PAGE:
The UK Infantile Spasms Study (UKISS) [1] demonstrated 14-day outcome efficacy of steroids over vigabatrin, although this excluded children with tuberous sclerosis. This study provided no specific subgroup analysis based on the cause of the spasms. There was also no analysis on the effect of treatment lag (delay) on the study findings. Further data are available on behavioural outcomes with different treatments at 14 months and 4 years but with no analysis based on cause or treatment lag. Further developmental and cognitive outcomes would be useful, including response by specific cause and by treatment lag.

The research should include:

  • prospective randomised design, including subgroup analyses based on both cause and treatment lag; this would require large numbers of patients and would need to be multicentre, possibly involving Western Europe
  • EEG outcomes
  • developmental status at presentation, and at follow-up
  • an attempt to obtain data on pharmaco-resistance.

Treatment of convulsive status epilepticus (that is, not just refractory)

What is the most effective and safest AED to treat:

  • established (usually lasting longer than 30 minutes) convulsive status epilepticus
  • refractory convulsive status epilepticus?

Why this is important

Convulsive status epilepticus (CSE) should be treated as an emergency. The most important aspect of treatment is to try to stop the seizure. Prompt, successful treatment of CSE avoids the need for admission to an intensive care unit (ICU). The most commonly used medication is phenytoin. This should be used with care and close monitoring because of the risk of hypotension and cardiac arrhythmia. Sodium valproate and levetiracetam are potentially as effective and safer alternatives but there are very limited comparative data.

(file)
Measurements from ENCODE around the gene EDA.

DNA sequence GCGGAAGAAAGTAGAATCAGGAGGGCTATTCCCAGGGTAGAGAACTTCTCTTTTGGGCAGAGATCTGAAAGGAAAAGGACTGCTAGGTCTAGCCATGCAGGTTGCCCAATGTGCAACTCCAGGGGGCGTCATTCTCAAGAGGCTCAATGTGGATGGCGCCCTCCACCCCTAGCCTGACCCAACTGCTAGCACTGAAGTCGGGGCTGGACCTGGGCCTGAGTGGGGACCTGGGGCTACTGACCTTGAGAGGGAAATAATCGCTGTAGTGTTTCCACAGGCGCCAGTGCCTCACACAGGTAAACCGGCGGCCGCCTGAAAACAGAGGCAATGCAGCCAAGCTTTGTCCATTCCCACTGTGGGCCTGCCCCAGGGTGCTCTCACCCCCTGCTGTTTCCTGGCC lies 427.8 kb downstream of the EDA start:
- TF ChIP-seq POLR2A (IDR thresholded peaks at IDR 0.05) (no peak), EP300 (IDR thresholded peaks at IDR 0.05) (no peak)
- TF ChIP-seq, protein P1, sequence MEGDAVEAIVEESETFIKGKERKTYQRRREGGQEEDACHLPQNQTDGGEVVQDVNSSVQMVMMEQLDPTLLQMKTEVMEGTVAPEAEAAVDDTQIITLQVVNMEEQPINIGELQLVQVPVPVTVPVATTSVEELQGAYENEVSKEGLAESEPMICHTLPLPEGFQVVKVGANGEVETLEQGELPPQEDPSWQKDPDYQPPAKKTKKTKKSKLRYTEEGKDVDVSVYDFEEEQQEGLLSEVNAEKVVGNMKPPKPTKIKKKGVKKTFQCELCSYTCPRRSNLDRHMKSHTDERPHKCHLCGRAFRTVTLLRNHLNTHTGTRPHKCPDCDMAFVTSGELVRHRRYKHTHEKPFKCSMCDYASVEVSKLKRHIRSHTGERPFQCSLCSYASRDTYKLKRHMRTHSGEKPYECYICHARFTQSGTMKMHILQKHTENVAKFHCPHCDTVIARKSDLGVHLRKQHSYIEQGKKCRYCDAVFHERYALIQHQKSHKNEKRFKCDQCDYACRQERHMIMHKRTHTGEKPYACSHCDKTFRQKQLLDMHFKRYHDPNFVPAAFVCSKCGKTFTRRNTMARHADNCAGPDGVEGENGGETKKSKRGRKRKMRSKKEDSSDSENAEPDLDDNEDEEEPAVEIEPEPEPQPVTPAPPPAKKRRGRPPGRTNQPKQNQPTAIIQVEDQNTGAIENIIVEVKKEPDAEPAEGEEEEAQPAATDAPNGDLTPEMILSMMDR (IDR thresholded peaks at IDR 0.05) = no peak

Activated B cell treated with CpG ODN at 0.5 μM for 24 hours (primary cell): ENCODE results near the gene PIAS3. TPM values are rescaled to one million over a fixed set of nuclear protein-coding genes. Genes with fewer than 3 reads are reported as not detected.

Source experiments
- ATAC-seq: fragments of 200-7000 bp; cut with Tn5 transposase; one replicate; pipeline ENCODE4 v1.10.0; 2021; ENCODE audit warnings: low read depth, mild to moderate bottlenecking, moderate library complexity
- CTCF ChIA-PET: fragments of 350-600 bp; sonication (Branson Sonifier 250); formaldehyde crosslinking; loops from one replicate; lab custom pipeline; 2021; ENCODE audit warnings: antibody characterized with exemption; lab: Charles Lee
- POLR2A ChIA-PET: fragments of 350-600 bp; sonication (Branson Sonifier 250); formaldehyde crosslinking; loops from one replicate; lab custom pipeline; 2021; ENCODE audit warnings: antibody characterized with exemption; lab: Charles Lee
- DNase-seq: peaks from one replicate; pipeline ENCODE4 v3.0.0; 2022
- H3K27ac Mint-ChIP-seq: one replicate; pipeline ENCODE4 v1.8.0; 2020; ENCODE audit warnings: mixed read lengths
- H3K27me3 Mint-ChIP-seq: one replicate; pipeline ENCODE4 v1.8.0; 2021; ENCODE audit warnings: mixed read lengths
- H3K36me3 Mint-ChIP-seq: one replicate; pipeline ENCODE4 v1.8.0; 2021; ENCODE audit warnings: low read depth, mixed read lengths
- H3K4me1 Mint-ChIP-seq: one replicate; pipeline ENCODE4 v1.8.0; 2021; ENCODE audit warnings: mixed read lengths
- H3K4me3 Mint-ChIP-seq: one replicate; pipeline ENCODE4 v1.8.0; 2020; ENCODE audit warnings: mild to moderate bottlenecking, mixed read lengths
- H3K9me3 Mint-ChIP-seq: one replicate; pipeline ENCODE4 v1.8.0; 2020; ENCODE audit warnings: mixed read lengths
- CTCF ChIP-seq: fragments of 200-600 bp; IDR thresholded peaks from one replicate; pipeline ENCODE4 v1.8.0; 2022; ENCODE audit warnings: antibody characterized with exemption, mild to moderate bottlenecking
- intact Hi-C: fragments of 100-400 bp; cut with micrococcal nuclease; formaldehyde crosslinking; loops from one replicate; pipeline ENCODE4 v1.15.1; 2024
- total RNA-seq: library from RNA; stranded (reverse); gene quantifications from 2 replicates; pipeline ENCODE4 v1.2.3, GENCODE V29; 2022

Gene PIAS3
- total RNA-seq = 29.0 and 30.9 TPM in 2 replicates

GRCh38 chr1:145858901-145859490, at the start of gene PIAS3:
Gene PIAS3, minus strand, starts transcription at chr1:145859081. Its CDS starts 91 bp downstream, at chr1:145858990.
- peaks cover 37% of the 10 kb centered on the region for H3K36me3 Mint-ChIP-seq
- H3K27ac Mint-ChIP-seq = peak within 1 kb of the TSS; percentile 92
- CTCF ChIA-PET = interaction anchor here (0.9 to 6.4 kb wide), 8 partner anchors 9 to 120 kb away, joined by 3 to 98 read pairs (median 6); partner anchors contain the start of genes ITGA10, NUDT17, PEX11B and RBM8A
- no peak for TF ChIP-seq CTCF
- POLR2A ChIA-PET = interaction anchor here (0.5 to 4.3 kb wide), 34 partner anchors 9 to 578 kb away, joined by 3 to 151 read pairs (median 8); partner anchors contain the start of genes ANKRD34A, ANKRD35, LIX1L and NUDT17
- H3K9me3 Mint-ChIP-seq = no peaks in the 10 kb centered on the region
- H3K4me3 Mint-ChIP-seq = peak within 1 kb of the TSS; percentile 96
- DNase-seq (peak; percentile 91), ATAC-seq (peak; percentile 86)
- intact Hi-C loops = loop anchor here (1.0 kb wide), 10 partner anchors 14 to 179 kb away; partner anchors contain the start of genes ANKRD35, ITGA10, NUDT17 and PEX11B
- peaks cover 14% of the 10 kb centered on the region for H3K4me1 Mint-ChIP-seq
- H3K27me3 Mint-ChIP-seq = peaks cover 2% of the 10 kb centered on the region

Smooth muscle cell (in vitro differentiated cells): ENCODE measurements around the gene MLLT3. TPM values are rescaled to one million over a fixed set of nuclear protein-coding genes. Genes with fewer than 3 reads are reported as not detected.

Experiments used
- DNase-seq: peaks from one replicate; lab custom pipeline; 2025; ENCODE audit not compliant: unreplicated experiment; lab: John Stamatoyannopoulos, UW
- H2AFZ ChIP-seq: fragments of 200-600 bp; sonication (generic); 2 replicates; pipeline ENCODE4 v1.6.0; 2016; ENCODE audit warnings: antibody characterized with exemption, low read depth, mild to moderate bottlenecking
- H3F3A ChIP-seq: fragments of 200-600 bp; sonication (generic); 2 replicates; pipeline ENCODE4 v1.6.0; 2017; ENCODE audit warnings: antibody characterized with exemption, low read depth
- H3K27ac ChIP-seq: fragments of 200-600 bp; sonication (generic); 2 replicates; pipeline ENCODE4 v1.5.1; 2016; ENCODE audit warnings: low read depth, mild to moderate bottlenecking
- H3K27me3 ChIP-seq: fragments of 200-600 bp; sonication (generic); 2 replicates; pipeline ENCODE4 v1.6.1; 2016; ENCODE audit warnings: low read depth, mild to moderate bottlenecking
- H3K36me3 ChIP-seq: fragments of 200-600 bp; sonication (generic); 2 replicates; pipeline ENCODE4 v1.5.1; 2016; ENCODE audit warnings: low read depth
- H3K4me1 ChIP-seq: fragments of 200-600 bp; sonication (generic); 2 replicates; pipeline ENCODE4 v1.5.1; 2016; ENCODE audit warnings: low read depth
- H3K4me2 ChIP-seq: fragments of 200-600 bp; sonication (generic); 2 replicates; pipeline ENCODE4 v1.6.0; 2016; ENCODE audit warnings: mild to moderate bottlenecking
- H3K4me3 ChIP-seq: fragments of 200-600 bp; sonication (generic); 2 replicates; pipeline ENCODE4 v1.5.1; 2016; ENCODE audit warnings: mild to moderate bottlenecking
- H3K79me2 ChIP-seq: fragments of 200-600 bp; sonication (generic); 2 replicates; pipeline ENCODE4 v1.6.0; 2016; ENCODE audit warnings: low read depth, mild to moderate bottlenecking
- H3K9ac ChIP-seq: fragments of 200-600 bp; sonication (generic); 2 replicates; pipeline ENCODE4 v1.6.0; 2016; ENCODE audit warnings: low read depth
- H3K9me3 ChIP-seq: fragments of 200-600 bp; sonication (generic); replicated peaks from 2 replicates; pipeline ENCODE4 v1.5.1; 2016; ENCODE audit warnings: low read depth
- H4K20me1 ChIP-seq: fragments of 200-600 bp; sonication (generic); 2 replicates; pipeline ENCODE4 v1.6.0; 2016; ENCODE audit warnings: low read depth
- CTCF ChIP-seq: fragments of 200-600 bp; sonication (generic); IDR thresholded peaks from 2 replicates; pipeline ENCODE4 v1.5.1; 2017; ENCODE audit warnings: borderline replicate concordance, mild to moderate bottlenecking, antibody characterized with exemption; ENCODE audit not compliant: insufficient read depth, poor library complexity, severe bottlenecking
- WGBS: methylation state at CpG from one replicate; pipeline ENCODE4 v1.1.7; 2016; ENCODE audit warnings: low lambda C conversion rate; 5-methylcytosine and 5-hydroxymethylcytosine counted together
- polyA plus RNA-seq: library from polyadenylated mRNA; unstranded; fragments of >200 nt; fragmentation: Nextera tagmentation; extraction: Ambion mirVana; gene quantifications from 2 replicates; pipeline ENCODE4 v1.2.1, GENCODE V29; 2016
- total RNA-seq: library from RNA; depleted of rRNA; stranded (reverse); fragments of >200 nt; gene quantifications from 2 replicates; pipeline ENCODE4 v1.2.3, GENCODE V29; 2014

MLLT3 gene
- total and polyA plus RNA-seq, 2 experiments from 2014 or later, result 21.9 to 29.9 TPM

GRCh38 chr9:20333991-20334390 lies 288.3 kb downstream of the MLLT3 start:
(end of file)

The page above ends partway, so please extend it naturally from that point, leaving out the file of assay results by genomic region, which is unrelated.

CSE that is refractory to first-line treatment (RCSE) is rare and often complicated by irreversible neurological and intellectual sequelae, including death. Reasons for these complications include the underlying cause of RCSE, its duration and management. The majority, if not all patients with RCSE are managed in an ICU. There are no agreed drugs or treatment protocols for treating RCSE. The three most commonly used anticonvulsants are thiopental sodium, midazolam and propofol (propofol is rarely used in children). Data on treatment in children, young people and adults are limited and anecdotal. A recently completed 2-year audit of everyone younger than 16 years with RCSE treated in an ICU in England, Wales and Scotland will provide unique epidemiological data on paediatric RCSE, its causes and current management. These data could be used to design a randomised controlled trial (RCT) of specific drug treatments and protocols.